When you’re stressed, your body feels it — chronic stress wreaks havoc on the brain, digestive and cardiovascular systems, hormones, and much more. You’re likely to feel exhausted.

If you’re feeling stressed, take a break from what’s causing the stress and put your mind elsewhere. Step away and do something you enjoy for a while to reset your mental state. Find more mental health self-care tips here.

9. Practice Deep Breathing

Bodily organs function at their best when properly oxygenated. This includes the brain. Deep breathing sends more oxygen to the brain, helping you feel more alert. Pair your deep breathing exercises with meditation at home to freshen your mind. 

10. Wake Up Your Sense of Smell

When you think of aromatherapy, do you envision a peaceful spa setting — aka the perfect place to get you relaxed and sleepy? Using something so relaxing to wake you up may seem counterintuitive, but with the right scents, you may find that diffusing essential oils works. 

For example, the menthol in peppermint acts as a natural vasodilator — it opens blood vessels and aids in circulation and oxygen sent to the brain. You may feel similar effects when chewing minty gum or candies.

Try diffusing herb essential oils like peppermint, basil, rosemary, or eucalyptus to feel more awake.

11. Laugh It Out

Laughter is the best medicine — you’ve heard it hundreds of times. When you’re tired from a busy lifestyle or stress, take a minute to find something funny. Laughing can help you feel more awake because it boosts your endorphins and acts almost like a cardio workout stimulating your heart and lungs. 

Next time you feel sluggish, listen to a funny podcast or call your wittiest friend. 

12. Surround Yourself With High Energy Friends

Have you ever noticed how you feel different emotionally and physically depending on the person you’re next to? Spending time with someone with a negative outlook on life can be emotionally draining, making you ready for a nap when you part. Similarly, an optimistic friend with an upbeat personality can rub their energy off on you. It’s called social contagion.

If you find yourself exhausted after hanging out with your usual crowd, try to find a new friend group that makes you laugh and that you enjoy being around.

13. Change Up Your Routine

Being stuck in a routine can make you feel like you’re just rolling through the motions. Sometimes routines, or even a monotonous task, can be tiring.

Try switching it up to break the cycle. It doesn’t have to be a major change, just something different to break up your day. If it’s one particular task that you’re dragging your feet trying to complete, step away and come back to it later when you’re more alert.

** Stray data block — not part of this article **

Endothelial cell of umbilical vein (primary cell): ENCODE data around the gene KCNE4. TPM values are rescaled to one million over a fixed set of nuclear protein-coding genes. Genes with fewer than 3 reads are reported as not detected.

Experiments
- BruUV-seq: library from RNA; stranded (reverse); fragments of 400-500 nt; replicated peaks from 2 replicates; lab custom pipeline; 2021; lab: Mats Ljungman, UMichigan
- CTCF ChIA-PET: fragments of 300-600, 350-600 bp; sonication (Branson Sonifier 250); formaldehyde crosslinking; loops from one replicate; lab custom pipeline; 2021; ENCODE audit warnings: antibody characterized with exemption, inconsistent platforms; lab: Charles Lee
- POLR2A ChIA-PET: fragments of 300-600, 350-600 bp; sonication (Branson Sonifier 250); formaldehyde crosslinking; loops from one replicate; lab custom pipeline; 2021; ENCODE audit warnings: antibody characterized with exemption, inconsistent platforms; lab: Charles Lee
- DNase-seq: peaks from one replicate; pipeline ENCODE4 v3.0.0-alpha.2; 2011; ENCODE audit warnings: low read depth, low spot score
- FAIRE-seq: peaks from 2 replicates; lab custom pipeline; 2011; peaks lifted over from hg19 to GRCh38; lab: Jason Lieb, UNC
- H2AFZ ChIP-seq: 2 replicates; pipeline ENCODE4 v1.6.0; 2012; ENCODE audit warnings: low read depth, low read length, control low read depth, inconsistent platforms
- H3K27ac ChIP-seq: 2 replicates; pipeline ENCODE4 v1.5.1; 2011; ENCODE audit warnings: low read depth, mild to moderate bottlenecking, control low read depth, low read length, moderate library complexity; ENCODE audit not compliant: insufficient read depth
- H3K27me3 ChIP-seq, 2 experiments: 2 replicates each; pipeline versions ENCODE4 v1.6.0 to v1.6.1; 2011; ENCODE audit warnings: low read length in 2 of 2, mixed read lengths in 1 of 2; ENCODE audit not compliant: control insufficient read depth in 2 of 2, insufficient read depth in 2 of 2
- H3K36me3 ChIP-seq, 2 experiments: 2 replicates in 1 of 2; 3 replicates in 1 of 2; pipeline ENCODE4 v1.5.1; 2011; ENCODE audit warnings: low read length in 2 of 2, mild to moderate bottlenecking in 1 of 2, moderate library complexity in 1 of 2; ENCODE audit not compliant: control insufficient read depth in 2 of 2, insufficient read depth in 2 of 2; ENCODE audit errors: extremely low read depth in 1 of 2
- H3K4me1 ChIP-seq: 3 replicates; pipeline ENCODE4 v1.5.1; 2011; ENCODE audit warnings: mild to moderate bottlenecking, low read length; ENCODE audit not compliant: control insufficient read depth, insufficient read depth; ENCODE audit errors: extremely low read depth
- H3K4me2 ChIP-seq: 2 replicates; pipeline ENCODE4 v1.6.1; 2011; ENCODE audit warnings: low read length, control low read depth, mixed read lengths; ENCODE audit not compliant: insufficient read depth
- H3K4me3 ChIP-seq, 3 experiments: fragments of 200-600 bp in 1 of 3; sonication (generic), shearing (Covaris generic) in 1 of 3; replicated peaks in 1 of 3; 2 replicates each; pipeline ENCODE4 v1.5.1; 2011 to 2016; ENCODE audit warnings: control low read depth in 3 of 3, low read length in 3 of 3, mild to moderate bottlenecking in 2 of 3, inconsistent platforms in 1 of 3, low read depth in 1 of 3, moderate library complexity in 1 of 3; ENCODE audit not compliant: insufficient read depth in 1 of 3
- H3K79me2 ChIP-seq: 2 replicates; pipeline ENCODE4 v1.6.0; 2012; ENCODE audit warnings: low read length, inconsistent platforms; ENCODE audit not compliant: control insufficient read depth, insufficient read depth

14. Nap Responsibly 

If none of the hacks mentioned above seem to curb your sleepiness, a nap might be your best bet. Napping can be tricky because you don’t want to overdo it — it may hurt your nighttime sleep or leave you feeling worse than you did before. 

In most cases, aim for a 20-minute nap or cap your naps at 30 minutes at the maximum. Otherwise, you may enter into the deeper stages of sleep, making it harder to wake up and have you feeling groggy. 

If you are sleep deprived and have the time, a longer nap can be beneficial. In this case, set your alarm for an hour and a half so your body can cycle through all sleep stages uninterrupted. 

Additionally, keep your naps — especially those longer sessions — several hours before bedtime. For most adults, this would be no later than 3 p.m.

15. Prioritize Your Nighttime Sleep

While not a quick fix like a nap, it’s important to prioritize your nighttime sleep, so you wake up feeling rested in the morning.

To make the most of your sleep, try to:

  • Get seven to nine hours of sleep a night.
  • Be consistent in what time you go to bed and what time you wake up.
  • Shut down screens for at least an hour before bed.
  • Turn off overhead lights to reduce exposure to bright lights at night.
  • Keep your bedroom cool and dark.
  • Use a sound machine if you are a light sleeper.
  • Exercise during the day


Remember, there isn’t enough coffee in the world that can help you feel more awake like a good night’s sleep can. 

Can You Force Yourself Awake?

When pushing through sleepiness to make it through class or work, try these tips on how to feel more awake. However, forcing yourself to stay awake for extended periods can lead to sleep deprivation and dangerous situations. The body and mind need rest to survive. Eventually, sleep will be inevitable, and it’s not wise to let your body reach that breaking point.

If you can barely stay awake nearly every day, it may be time to see a doctor, as an ongoing issue could be due to an underlying health issue.

Learn more about life at Robertson College.